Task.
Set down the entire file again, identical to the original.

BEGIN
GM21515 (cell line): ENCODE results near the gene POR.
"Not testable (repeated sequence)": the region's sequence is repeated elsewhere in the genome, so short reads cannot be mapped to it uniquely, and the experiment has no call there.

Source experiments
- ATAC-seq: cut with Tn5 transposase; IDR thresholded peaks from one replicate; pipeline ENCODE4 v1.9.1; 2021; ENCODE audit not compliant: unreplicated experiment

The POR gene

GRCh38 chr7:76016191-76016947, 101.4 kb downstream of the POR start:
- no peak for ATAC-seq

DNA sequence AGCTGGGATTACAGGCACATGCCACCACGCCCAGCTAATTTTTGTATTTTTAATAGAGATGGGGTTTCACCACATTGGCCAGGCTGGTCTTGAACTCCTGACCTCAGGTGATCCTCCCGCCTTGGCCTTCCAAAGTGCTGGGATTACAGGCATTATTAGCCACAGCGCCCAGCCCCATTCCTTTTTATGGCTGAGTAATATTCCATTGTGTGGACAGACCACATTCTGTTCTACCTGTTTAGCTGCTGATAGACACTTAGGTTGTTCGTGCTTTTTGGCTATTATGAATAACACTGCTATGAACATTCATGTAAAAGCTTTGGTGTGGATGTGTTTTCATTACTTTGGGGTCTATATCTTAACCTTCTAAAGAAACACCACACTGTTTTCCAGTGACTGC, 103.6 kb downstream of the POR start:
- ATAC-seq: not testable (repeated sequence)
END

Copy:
GM21515 (cell line): ENCODE results near the gene POR.
"Not testable (repeated sequence)": the region's sequence is repeated elsewhere in the genome, so short reads cannot be mapped to it uniquely, and the experiment has no call there.

Source experiments
- ATAC-seq: cut with Tn5 transposase; IDR thresholded peaks from one replicate; pipeline ENCODE4 v1.9.1; 2021; ENCODE audit not compliant: unreplicated experiment

The POR gene

GRCh38 chr7:76016191-76016947, 101.4 kb downstream of the POR start:
- no peak for ATAC-seq

DNA sequence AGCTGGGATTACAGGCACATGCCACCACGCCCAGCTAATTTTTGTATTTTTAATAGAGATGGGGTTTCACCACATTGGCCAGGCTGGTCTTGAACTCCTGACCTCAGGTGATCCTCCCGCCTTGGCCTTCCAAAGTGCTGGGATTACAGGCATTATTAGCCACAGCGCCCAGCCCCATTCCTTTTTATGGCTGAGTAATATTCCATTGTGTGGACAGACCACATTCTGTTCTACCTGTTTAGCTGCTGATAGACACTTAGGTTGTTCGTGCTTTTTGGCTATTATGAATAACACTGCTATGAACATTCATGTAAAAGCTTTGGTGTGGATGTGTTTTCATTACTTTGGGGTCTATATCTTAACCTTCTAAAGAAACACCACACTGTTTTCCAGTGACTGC, 103.6 kb downstream of the POR start:
- ATAC-seq: not testable (repeated sequence)